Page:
Mentions: Since STL1 gene presented important differences in mRNA levels in strains from different Saccharomyces species we wanted to study the possible functional differences of this glycerol importer. For that we first compared the growth of a representative strain of S. cerevisiae (T73), S. uvarum (BMV58), S. paradoxus (Chr16.2), and S. kudriavzevii (IFO1802) species in conditions where the activity of Stl1 is important (Figure 5A). A drop test with the four strains was performed in non-stress media (SC), in hyperosmotic stress media (SC with 2 M sorbitol or 2 M KCl) and in hyperosmotic stress media supplemented with a very low amount of glycerol (SC with 2 M sorbitol (or 2 M KCl) and 1 mM glycerol). In these conditions, if the cells are able to efficiently import glycerol to the cytosol they have a growth advantage when extracellular glycerol is present, i.e., before they synthesize the necessary amount to counterbalance the external osmotic pressure. The results show that cell growth is affected by hyperosmotic stress conditions proportionally to the osmotic pressure, i.e., more in the presence of 2 M KCl than in the presence of 2 M sorbitol. We can observe that BMV58 is the strain with the lowest and Chr16.2 the highest survival level in both hyperosmotic stress conditions. Interestingly, as shown in the Figure 5A, some strains, as IFO1802 and especially BMV58, benefit from the presence of glycerol in the medium more than others (e.g., T73 and Chr16.2). These results are indicative of different capacity to import glycerol in response to hyperosmotic stress among the studied strains. Is interesting to highlight that osmotolerances in minimal media can be different to complete media (see BMV58 in Figure 1 compared to Figure 5A). This reflects that strains disposition to cope to osmotic stress could be different since complete and minimal media induce very different gene expression programs (Gasch et al., 2000; Miura et al., 2008).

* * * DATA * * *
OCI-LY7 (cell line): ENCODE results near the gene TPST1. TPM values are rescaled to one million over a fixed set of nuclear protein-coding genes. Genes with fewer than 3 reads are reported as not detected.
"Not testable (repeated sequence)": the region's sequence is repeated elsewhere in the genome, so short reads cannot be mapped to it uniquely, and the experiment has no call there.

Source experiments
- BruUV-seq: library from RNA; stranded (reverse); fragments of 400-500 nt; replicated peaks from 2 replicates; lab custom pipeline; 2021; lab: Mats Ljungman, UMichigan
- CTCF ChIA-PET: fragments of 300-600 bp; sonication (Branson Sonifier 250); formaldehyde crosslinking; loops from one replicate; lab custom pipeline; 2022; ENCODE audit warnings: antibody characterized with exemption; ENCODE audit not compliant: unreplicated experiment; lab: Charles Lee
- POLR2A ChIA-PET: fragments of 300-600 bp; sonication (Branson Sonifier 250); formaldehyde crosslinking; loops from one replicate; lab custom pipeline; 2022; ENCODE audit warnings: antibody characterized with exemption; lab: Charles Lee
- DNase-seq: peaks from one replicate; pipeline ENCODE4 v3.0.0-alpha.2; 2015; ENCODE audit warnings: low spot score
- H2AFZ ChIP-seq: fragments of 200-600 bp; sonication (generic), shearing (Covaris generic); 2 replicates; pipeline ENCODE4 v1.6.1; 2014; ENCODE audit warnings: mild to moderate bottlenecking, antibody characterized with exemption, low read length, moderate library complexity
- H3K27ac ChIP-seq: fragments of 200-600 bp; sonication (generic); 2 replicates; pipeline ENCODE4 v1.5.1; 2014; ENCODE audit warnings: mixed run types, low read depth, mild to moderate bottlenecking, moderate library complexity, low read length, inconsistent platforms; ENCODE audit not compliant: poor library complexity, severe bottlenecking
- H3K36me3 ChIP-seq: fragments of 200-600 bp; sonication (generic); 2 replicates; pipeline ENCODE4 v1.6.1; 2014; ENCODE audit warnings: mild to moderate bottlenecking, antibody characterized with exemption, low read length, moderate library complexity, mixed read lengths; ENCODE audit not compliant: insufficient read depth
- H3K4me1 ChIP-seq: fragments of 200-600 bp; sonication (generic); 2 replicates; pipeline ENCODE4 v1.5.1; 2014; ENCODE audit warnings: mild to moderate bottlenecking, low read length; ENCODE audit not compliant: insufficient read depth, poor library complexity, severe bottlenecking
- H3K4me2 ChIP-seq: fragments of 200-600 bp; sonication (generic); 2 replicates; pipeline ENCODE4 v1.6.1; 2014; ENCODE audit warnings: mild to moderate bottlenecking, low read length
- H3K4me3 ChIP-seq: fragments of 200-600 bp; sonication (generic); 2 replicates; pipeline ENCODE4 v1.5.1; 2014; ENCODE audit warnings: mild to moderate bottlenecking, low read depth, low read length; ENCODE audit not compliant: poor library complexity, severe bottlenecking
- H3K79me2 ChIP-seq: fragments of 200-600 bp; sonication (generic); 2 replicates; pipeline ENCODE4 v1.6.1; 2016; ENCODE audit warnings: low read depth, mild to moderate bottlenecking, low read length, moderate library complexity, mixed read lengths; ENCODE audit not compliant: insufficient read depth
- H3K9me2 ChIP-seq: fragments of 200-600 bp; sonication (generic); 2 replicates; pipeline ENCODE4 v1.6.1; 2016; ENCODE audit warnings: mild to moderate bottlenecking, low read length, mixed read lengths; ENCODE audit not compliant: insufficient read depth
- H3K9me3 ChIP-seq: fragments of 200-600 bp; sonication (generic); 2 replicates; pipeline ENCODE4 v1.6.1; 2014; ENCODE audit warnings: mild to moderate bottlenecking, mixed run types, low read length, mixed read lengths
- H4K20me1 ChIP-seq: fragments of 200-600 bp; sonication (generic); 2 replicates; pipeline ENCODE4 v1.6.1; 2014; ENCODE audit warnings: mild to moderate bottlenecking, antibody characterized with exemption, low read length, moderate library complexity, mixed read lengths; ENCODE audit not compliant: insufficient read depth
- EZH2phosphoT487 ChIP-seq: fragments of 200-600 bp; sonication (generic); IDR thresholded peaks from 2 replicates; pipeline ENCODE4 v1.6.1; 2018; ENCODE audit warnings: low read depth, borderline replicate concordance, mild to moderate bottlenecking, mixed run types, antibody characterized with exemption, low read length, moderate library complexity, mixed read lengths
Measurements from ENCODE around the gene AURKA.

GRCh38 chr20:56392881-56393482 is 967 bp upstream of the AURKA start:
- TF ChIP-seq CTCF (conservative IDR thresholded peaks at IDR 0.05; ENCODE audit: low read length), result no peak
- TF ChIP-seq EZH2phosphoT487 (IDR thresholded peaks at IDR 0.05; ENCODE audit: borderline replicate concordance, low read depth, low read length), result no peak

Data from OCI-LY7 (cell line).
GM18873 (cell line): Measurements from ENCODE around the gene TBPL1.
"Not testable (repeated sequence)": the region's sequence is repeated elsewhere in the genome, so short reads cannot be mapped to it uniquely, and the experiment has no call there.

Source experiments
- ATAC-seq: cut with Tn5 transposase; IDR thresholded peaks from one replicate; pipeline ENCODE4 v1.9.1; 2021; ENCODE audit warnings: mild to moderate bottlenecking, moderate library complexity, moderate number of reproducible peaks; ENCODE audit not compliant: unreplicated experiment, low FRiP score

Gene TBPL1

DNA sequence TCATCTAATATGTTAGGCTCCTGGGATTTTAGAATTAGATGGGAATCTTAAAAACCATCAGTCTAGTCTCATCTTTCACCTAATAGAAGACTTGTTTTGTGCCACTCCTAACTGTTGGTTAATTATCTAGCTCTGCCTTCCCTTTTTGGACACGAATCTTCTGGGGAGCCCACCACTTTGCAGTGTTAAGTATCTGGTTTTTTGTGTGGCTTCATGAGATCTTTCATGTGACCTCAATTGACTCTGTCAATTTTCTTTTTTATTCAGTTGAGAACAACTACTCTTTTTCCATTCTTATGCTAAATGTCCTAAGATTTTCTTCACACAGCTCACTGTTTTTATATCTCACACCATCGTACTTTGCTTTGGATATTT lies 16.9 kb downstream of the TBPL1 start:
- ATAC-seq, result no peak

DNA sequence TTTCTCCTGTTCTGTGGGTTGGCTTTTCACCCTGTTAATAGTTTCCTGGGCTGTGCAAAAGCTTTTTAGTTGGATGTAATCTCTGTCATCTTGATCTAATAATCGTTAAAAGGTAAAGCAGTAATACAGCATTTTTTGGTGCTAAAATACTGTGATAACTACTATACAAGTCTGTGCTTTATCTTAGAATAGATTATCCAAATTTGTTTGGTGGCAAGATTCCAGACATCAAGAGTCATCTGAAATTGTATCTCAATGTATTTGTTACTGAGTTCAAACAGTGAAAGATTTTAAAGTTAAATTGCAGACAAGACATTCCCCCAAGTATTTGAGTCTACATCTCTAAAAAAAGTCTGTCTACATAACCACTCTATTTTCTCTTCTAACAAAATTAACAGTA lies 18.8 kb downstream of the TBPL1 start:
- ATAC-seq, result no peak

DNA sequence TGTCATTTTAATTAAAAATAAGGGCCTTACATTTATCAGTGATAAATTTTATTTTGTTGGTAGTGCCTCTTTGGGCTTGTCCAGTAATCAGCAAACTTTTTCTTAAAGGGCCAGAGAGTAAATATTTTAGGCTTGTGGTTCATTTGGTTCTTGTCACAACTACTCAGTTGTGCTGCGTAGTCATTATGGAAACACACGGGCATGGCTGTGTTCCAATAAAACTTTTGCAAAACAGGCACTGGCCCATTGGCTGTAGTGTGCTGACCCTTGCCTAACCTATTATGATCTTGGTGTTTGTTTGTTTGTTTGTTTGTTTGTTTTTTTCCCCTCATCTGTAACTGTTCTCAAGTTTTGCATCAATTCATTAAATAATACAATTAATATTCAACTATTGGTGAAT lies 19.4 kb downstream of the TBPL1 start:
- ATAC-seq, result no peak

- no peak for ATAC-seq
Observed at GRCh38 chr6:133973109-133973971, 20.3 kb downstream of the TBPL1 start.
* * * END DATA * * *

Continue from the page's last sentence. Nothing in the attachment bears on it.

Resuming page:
Bottom Line: The results show different pattern and level of expression among the different species, especially for STL1.These experiments also revealed a different functionality of the glycerol transporters among the different species studied.All these data point to different strategies to handle glycerol accumulation in response to winemaking stresses as hyperosmotic or cold-hyperosmotic stress in the different species, with variable emphasis in the production, influx, or efflux of glycerol.

View Article: PubMed Central - PubMed

Affiliation: Food Biotechnology Department, Systems Biology in Yeast of Biotechnological Interest, Instituto de Agroquímica y Tecnología de los Alimentos, IATA-CSIC Valencia, Spain.

ABSTRACT
Production and balance of glycerol is essential for the survival of yeast cells in certain stressful conditions as hyperosmotic or cold shock that occur during industrial processes as winemaking. These stress responses are well-known in S. cerevisiae, however, little is known in other phylogenetically close related Saccharomyces species associated with natural or fermentation environments such as S. uvarum, S. paradoxus or S. kudriavzevii. In this work we have investigated the expression of four genes (GPD1, GPD2, STL1, and FPS1) crucial in the glycerol pool balance in the four species with a biotechnological potential (S. cerevisiae; S. paradoxus; S. uvarum; and S. kudriavzevii), and the ability of strains to grow under osmotic and cold stresses. The results show different pattern and level of expression among the different species, especially for STL1. We also studied the function of Stl1 glycerol symporter in the survival to osmotic changes and cell growth capacity in winemaking environments. These experiments also revealed a different functionality of the glycerol transporters among the different species studied. All these data point to different strategies to handle glycerol accumulation in response to winemaking stresses as hyperosmotic or cold-hyperosmotic stress in the different species, with variable emphasis in the production, influx, or efflux of glycerol.

No MeSH data available.


Related in: MedlinePlus